Is the Loch Ness Monster Really a Marine Reptile?

Is Nessie a Plesiosaur? Science Weighs the Evidence

loch ness monster
The 1934 photograph of the Loch Ness Monster, later proven to be a hoax (Wikimedia Commons).

Ever since the Loch Ness Monster was "discovered" in 1933, one popular theory has been that this lake-dwelling creature is a plesiosaur--a type of marine reptile that was supposed to have gone extinct 65 million years ago, at the end of the Cretaceous period. This is an easy claim for so-called cryptozoologitsto make, and a very difficult one to prove--and the weight of the evidence is that, if the Loch Ness Monster truly exists (and that's a very big "if"), the odds are extremely slim that it could be a plesiosaur.

(See 10 Facts About the Loch Ness Monster)

First Things First - Is the Loch Ness Monster Real?

Before we get to the issue of what type of animal the Loch Ness Monster might be, we first have to explore the issue of whether or not the Loch Ness Monster really exists. The first "sighting" of this presumed lake dweller occurred in 1933 (perhaps, not so coincidentally, the year the movie "King Kong" was released) by a local Scottish journalist who related the experience of one of his neighbors: "the nearest approach to a dragon or pre-historic animal that I have ever seen in my life," the man is quoted, further elaborating that it carried what looked like a newly killed animal in its mouth.

Here, in a prehistoric nutshell, is pretty much every Loch Ness story down to the present day. Most Nessie sightings have been reported second-hand, in accounts along the lines of "You're asking me if the Loch Ness Monster real?

Well, my friend's dentist's sister was walking by the lake one day when she saw..." In this respect, the Loch Ness Monster has a lot in common with other cryptic creatures like Bigfoot or Mokele-Mbembe: practically all the evidence for its existence is based on hearsay or rumor, with very little in the way of hard fact.

Of course, it doesn't help that most (if not all) of the physical evidence attesting to the Loch Ness Monster has been faked. The most famous "photograph" of Nessie was published in 1934, and conclusively identified as a fraud over 40 years later. In a 1999 book, one of the participants in the hoax admitted that this convincing-looking "monster" was actually a toy submarine with a sculpted head glued to one end (which, naturally, hasn't deterred some true believers from insisting the photograph is real). Another, more recent "photograph" shows only a hump in the water, which could be anything from a dead turtle to a submerged Volkswagen.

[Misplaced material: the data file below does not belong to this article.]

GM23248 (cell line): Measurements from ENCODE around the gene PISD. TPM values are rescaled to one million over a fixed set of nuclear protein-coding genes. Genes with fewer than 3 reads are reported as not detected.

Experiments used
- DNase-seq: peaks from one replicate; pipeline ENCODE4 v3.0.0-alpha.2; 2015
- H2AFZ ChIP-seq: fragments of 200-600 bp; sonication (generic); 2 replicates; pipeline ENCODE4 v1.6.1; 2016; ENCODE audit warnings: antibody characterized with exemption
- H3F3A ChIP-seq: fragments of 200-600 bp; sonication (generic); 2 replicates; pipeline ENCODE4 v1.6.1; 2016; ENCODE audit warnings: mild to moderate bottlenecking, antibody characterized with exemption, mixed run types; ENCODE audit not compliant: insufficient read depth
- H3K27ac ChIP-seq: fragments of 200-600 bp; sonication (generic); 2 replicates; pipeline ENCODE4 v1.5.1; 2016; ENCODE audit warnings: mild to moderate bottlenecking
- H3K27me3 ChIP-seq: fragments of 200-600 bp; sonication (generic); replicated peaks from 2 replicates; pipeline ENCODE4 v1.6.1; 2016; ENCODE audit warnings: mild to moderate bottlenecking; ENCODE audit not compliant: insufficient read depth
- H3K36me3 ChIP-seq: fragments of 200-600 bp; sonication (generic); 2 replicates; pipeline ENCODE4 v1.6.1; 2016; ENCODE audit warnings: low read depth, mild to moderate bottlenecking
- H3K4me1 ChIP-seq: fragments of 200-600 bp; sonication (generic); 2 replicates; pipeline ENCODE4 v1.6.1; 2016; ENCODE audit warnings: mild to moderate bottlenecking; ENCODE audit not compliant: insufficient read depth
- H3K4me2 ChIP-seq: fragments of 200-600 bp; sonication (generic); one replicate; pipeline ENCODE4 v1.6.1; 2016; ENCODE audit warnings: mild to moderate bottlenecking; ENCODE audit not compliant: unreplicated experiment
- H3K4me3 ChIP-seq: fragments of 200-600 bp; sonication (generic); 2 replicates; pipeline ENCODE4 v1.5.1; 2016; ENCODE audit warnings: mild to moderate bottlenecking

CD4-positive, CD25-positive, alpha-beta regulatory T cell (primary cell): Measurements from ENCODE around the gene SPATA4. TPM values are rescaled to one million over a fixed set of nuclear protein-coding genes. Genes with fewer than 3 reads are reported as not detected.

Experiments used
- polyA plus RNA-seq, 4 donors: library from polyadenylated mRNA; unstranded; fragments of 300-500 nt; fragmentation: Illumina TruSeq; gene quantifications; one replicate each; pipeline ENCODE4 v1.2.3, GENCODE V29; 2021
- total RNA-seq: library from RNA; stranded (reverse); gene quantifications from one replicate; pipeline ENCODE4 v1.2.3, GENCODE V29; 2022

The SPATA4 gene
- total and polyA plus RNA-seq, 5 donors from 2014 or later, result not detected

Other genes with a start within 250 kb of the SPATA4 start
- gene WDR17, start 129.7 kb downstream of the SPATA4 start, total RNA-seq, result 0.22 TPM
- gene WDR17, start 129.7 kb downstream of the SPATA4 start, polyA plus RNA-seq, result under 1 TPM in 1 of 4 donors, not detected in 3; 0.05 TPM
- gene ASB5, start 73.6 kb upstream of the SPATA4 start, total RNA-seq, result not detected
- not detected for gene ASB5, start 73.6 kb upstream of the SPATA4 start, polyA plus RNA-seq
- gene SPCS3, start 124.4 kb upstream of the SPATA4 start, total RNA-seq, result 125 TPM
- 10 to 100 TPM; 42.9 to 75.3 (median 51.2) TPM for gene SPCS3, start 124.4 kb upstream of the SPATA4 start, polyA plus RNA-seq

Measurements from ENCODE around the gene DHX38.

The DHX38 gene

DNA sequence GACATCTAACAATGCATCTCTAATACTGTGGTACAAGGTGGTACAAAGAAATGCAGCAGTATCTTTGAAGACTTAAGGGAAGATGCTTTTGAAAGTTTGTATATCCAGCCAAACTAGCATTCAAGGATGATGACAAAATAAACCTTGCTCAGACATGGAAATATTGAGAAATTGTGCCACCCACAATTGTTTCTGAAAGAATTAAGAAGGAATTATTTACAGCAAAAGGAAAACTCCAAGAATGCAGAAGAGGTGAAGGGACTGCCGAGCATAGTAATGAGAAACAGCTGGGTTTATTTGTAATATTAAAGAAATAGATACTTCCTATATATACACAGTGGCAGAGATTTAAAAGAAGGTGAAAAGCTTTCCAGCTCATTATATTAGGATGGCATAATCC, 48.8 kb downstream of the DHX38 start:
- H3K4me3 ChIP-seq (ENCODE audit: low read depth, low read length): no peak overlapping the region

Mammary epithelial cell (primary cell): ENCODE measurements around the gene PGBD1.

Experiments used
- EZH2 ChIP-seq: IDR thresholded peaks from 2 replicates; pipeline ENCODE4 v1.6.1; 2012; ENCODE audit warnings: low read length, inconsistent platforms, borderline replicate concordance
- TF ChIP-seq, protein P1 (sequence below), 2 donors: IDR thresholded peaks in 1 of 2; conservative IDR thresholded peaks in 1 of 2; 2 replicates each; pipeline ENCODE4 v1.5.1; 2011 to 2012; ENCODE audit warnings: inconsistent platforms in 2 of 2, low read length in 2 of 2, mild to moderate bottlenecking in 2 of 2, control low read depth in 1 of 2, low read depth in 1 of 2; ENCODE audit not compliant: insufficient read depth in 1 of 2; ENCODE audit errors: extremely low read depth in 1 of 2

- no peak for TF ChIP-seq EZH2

Could the Loch Ness Monster Be a Plesiosaur?

If, despite all the evidence presented above, you persist in believing in the Loch Ness Monster, you'd probably like to know what kind of animal it is. Very early on, the "Nessie-as-plesiosaur" theory was the leading contender, partly because of that faked 1934 snapshot, and partly because plesiosaurs (and other marine reptiles) were very familiar to the English and Scottish public; some of the first fossils of the breed were discovered along the English coast in the early 18th century, by Mary Anning, the woman who inspired the ditty "she sells sea shells by the sea shore."

However, there are a few major problems with identifying the Loch Ness Monster as a plesiosaur. Here are five of them, in no particular order:

--Plesiosaurs were equipped with lungs, and needed to surface on a regular basis to breathe air. With all of the eyes trained on Loch Ness over the last 80 years, you'd think this habit would have drawn some attention!

--As ancient as it may look to the uninformed, Loch Ness is only about 10,000 years old, and was frozen solid for about 20,000 years before that. The last plesiosaurs went extinct 65 million years ago, along with the dinosaurs.

--Plesiosaurs (and other marine reptiles) were cold-blooded animals that needed to swim in temperate waters. The average temperature in Loch Ness is about 40 degrees Fahrenheit; it's not exactly a Caribbean paradise!

--Based on its "description," Nessie would be a mid-sized plesiosaur, weighing one or two tons. There simply wouldn't be enough food in the tiny Loch Ness ecosystem to support the needs of such an enormous beast.

--There's absolutely no evidence that plesiosaurs held their necks out of the water, the way Nessie is depicted in that fake photograph. That may be the appropriate posture for a swan, but not for a fierce marine reptile that feasted on fish and squids!

If the Loch Ness Monster Isn't a Marine Reptile, What Is it?

If we weigh all the available evidence about the Loch Ness Monster, the most logical conclusion is that it simply doesn't exist (of course, tourists bring in a lot of money, so it's in the interest of Scottish locals to perpetuate the myth). And even if you insist that the Loch Ness Monster is real, you can't reasonably make the case that it's a plesiosaur. What are the other options? Well, Nessie (at least when it was first sighted) could have been a seal, or it could have been an amphibian, or it could even have been an elephant that wandered away from a nearby circus. But no, sad to say, it was not a living, breathing relative of Elasmosaurus.